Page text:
1746 - 1828
Francisco José de Goya y Lucientes was a Spanish painter and printmaker, born in Fuendetodos in Aragon. His father was a gilder. Goya was raised in Zaragoza, waar he studied under the painter José Luzán. After a few years he left for Madrid, where he tried to enroll in the Royal Academy of Fine Arts but was turned down twice. In 1770 he moved to Italy.
Back in Spain in 1771 he received commissions in Zaragazo and took further lessons from Francisco Bayeu.
Over the years his work became popular among nobles and members of the royal court. In 1786 he was appointed painter at the court of king Charles III. At the time most of his work were portraits.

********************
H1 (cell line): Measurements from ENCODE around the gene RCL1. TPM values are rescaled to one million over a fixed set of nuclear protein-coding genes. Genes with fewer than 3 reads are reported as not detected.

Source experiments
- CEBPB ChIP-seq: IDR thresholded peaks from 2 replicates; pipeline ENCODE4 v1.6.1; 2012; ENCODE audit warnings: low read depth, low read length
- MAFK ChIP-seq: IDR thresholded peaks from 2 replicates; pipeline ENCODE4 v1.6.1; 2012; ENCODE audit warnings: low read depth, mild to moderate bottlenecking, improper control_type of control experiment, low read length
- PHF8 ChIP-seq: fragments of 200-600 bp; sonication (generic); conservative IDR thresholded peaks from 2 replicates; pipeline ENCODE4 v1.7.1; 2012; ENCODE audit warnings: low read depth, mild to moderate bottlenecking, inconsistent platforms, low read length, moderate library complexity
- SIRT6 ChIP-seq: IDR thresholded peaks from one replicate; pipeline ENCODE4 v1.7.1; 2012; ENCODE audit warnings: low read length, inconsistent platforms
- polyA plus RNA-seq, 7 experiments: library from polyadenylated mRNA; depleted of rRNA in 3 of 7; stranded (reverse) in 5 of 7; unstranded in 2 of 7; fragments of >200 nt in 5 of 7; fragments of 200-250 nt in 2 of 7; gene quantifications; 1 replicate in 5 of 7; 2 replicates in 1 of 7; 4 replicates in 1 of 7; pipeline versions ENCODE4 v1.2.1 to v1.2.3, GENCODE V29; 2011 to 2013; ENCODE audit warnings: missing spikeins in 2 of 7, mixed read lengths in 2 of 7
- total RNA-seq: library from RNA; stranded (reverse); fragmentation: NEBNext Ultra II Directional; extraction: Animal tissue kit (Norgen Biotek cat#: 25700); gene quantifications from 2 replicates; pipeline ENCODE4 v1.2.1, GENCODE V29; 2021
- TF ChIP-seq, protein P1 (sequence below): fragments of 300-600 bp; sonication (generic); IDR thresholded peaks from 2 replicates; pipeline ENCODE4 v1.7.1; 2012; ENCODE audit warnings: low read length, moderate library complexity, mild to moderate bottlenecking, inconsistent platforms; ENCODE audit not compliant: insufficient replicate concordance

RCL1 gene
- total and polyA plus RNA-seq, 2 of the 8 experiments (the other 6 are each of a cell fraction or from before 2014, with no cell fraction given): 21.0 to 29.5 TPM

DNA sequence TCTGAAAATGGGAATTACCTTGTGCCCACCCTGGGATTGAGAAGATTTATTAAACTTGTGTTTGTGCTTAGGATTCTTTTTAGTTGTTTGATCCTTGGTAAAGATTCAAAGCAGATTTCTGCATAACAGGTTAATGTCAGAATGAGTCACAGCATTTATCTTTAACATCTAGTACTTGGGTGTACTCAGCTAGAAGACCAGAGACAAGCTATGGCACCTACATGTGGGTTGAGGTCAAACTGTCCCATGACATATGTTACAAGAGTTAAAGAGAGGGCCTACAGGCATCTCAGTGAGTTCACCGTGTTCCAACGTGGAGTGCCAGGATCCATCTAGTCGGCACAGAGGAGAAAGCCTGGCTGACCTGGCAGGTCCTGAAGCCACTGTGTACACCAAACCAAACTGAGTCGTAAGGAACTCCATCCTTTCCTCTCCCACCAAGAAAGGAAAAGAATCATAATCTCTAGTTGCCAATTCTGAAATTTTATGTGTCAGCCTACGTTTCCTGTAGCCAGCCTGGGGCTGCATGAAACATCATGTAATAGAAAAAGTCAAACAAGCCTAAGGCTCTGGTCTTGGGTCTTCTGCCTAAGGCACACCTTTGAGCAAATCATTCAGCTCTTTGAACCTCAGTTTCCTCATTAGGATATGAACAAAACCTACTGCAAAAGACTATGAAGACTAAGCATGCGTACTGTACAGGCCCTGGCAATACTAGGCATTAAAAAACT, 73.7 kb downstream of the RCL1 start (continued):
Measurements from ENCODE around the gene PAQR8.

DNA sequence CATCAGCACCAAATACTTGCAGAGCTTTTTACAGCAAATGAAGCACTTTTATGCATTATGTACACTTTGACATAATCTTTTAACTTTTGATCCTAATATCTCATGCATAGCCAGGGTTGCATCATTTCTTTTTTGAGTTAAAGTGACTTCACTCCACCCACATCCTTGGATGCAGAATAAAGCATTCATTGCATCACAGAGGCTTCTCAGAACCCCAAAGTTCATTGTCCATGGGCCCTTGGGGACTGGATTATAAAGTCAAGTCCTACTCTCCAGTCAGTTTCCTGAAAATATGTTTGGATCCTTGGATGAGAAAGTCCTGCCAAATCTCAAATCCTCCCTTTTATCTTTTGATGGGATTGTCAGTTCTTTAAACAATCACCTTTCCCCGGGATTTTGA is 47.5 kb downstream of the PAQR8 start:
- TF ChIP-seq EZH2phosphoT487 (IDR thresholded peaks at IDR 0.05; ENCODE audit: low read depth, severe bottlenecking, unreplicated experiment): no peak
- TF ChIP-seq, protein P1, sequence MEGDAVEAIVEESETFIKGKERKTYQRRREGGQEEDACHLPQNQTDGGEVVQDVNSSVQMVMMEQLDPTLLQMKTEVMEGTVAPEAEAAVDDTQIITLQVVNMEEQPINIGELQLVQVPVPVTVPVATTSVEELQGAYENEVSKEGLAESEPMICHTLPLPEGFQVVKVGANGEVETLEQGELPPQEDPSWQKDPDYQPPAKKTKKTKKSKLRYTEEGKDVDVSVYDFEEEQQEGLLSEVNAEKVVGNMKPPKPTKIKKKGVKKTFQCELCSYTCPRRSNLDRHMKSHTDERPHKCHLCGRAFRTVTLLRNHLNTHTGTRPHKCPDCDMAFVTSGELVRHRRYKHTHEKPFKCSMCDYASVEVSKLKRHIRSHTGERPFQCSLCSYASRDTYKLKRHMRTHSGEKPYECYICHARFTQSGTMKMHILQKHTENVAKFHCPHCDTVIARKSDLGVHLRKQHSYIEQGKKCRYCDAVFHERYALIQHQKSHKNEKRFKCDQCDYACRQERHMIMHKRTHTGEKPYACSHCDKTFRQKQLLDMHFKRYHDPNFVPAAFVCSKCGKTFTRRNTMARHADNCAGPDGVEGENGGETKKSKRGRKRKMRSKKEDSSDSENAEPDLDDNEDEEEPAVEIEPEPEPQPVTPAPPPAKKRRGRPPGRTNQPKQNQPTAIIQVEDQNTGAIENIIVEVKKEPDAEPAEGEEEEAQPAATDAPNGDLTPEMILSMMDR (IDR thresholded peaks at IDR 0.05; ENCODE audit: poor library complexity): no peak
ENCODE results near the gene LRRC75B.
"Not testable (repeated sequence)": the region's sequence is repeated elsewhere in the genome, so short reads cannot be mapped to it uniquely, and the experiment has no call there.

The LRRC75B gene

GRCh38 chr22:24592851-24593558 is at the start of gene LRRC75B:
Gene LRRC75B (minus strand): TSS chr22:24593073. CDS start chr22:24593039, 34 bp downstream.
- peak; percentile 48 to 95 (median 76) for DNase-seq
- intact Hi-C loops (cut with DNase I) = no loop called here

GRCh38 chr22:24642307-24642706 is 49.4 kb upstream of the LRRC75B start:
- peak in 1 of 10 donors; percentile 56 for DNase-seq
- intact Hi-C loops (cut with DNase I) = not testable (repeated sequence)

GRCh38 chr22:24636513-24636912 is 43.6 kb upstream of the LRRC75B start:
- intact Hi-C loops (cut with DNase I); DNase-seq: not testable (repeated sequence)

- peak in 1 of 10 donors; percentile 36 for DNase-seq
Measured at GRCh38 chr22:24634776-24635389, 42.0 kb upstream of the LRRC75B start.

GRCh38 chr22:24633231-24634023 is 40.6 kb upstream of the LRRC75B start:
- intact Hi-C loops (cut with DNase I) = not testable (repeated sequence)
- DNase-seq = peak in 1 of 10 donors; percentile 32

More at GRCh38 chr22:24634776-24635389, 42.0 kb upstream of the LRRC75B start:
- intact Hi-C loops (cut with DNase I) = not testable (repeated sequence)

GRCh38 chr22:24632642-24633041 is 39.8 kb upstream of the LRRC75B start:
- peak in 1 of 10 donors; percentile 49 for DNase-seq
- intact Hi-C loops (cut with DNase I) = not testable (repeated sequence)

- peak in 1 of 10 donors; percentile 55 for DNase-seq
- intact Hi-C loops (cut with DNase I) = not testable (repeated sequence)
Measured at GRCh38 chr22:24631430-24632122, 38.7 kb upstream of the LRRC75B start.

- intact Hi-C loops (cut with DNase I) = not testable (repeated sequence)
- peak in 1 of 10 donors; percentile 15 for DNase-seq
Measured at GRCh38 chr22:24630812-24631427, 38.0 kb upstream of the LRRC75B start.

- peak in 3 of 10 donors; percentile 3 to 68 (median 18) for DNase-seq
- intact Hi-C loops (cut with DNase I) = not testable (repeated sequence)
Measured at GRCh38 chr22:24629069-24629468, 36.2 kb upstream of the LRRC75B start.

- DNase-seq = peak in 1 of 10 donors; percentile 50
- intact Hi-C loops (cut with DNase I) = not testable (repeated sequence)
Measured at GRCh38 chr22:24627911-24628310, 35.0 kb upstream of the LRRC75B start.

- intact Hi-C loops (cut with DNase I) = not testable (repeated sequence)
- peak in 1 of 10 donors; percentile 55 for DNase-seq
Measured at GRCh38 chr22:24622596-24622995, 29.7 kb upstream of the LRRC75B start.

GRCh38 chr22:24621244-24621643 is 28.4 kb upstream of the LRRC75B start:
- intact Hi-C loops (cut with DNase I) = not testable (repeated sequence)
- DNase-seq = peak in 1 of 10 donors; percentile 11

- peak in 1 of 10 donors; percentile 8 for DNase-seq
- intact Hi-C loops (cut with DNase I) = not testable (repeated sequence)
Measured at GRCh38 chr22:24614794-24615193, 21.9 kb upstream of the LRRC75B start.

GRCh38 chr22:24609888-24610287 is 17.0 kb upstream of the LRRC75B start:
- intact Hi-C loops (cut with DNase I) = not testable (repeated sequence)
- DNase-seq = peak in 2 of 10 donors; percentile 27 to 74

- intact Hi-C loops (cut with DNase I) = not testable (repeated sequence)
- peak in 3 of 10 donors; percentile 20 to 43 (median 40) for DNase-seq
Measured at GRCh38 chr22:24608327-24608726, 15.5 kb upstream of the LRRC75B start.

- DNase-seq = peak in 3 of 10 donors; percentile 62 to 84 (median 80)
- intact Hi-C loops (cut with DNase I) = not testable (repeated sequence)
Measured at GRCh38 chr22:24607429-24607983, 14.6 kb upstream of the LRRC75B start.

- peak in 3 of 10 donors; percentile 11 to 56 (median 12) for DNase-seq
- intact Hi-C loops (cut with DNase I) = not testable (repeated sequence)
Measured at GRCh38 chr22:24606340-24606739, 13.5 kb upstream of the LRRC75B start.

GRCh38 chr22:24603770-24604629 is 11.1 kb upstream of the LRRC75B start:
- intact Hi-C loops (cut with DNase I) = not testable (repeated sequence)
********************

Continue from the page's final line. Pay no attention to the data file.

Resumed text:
In 1793 an illness left him deaf. He continued to work at the court, also during the Spanish-French war of 1808-1814, the Peninsular War. From 1819 on he lived in the countryside, where he made his dark series, the Pinturas negras, including a Judith and Holofernes. Disappointed in the reactionary post-war monarchy, he moved to France in 1824, where he died in 1828 in Bordeaux.
His style developed from classic to modern. Modern masters like Manet and Picasso were influenced by his work.
Goya married a sister of his teacher Bayeu, Josefa, in 1773. The couple had seven children but only one reached an adult age. Josefa died in 1812.
The portrait is a self-portrait made in 1815.